CRiSAP Member Mark Peter Wright is an artist-researcher working at the intersection of sound, ecology and contemporary art. His practice investigates relations of capture and mediation between humans and nonhumans, sites and technologies, observers and subjects. Ongoing questions include how does environmental sound convey complex geopolitical meaning? How can technology and media be practiced with an eco-critical sensitivity and how might listening operate beyond the human?
As an associate lecturer on the BA and MA Sound Arts courses he has significant experience in designing and leading teaching via lectures, workshops and seminars. He is interested in stress testing listening as a critical, imaginative and interpretive methodology, both in and out of the field; how it can become an operative mode of meaning-making and knowledge production. He supervises projects across all levels of teaching and learning, including undergraduate, postgraduate and doctoral degrees. He has delivered extensive public events and workshops for organizations and institutes in the UK and abroad. Public conference speaking experience includes presenting research papers at Harvard University (USA), University of Copenhagen (DK), Critical Media Lab (CH), University of Stavanger (NO) and Wellcome Collection (UK). Peer reviewed articles include writing for Interference Journal, Leonardo Music Journal, Evental Aesthetics Journal, Sensate Journal and the Journal of Sonic Studies.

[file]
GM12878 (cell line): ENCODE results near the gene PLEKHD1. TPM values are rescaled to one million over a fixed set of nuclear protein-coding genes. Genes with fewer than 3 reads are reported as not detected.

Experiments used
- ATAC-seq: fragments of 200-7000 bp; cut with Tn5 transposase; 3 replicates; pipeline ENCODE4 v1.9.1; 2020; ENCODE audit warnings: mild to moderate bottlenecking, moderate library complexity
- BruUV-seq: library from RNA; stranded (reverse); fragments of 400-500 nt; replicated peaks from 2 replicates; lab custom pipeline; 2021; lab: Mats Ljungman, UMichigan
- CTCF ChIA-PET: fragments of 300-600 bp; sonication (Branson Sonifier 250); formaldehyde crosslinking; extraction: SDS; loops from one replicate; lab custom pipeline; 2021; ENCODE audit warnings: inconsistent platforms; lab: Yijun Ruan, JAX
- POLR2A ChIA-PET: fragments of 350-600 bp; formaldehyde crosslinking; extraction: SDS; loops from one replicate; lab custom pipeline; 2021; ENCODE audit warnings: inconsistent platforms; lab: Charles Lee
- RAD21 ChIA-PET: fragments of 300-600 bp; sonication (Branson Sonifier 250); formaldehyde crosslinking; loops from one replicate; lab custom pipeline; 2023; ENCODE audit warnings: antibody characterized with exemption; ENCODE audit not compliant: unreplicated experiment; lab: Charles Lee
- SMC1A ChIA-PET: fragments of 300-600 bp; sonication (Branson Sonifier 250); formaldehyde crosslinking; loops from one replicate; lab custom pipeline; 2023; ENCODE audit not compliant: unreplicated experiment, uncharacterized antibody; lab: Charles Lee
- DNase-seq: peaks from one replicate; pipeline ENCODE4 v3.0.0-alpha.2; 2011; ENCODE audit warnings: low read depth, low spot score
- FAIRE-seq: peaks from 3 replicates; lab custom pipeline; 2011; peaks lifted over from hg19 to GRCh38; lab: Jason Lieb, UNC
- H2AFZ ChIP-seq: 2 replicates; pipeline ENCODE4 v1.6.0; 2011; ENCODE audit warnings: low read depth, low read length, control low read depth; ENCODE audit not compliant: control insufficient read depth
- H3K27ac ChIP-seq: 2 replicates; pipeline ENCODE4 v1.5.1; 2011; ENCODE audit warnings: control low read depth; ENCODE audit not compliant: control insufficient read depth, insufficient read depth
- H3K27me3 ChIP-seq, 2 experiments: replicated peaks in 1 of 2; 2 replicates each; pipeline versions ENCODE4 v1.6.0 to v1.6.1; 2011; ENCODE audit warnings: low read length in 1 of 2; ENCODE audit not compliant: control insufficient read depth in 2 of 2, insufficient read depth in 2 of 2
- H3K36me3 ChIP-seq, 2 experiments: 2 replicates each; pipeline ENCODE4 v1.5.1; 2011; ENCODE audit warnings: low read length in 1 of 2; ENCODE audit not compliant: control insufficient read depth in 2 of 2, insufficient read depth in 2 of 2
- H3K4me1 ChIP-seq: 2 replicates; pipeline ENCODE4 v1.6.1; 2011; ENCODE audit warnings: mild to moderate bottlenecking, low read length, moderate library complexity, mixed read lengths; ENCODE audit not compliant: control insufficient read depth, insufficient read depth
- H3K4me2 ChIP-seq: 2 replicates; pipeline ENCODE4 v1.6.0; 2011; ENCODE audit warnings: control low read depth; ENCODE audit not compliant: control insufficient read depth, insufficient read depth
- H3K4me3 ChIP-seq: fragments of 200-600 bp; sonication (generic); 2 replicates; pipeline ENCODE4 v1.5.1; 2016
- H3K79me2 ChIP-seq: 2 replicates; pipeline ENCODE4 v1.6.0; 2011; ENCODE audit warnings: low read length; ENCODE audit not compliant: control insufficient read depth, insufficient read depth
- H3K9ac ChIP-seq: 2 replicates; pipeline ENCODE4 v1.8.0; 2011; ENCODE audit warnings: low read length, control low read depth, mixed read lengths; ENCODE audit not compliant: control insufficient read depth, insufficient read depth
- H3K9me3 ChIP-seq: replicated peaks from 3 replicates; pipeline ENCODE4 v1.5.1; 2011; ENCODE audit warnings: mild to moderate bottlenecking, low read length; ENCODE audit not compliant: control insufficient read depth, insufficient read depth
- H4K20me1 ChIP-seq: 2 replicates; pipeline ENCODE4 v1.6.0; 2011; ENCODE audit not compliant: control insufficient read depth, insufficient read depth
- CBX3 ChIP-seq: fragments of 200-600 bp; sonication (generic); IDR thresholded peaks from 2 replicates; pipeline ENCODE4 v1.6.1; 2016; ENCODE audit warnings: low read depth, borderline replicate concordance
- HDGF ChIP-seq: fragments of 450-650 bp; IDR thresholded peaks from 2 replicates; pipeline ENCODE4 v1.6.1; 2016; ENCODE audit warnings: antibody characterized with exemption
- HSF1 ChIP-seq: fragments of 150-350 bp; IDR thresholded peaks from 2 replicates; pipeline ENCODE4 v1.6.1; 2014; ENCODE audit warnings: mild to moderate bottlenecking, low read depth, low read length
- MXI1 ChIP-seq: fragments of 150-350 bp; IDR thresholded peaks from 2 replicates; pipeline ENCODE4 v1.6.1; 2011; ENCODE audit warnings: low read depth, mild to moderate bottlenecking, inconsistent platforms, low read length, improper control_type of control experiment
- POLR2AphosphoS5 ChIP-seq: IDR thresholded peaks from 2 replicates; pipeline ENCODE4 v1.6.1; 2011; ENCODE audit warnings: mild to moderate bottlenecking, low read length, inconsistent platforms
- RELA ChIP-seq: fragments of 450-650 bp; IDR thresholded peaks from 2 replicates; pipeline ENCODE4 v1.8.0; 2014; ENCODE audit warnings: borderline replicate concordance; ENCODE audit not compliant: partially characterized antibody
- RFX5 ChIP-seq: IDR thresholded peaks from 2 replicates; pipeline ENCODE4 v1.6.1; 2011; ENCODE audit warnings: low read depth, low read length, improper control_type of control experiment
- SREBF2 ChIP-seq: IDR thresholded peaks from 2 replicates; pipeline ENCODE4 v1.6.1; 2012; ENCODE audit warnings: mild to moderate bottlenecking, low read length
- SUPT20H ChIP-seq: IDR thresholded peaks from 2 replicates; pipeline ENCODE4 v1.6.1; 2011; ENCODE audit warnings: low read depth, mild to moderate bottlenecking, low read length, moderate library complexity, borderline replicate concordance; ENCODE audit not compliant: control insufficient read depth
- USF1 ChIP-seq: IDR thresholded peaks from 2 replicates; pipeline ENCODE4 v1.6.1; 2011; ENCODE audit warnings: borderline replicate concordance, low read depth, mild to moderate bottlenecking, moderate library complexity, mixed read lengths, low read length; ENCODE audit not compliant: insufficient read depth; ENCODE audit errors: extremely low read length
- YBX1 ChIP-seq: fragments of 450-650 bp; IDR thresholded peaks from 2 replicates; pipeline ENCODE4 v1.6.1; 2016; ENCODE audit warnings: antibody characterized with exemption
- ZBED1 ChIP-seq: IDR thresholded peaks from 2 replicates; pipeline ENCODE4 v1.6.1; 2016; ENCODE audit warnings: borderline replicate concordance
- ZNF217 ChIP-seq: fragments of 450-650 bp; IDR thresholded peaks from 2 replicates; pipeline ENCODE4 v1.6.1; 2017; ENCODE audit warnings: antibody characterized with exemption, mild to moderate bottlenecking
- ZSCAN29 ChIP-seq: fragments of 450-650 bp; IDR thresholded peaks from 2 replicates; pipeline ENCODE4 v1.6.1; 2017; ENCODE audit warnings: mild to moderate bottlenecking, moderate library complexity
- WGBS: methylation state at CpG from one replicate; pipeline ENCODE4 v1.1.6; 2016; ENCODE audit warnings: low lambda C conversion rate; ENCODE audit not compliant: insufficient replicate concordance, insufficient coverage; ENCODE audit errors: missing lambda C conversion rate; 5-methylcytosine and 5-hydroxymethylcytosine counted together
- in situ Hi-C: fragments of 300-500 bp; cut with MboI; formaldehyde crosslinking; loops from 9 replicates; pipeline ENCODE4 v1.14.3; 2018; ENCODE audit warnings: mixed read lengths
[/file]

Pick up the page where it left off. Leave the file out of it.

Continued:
As a practitioner he has exhibited and performed widely in solo and group exhibitions at IMT Gallery, Platform A, MIMA, New York Public Library, The Showroom, Museum of Contemporary Art Rome, Café Oto, Catalyst Arts, GV Art, Royal Academy of the Arts, TATE and Trinity House Square Dublin. In addition to his own practice-based research Wright collaborates extensively. With Helena Hunter he works under the name Matterlurgy, combining art, science and technology projects across exhibitions, performance and experimental co-labs. With Prof. Salomé Voegelin he co-convenes Points of Listening, a series of public events exploring listening and sound-making as a collaborative and artful form of pedagogy. With Prof. Angus Carlyle he works on projects and performances that explore the relations of listening and recording, nature and aesthetics, site and studio.
Rui Chaves (Santiago do Cacém, 1983) is a sound artist and performer. Rui did his undergrad studies in Som e Imagem at the Escola Superior de Artes e Design Caldas da Rainha, and had a formative experience in a dance organisation called c-e-m: centro em movimento. He received a scholarship from Fundação Calouste Gulbenkian to undertake a Master in Sonic Arts.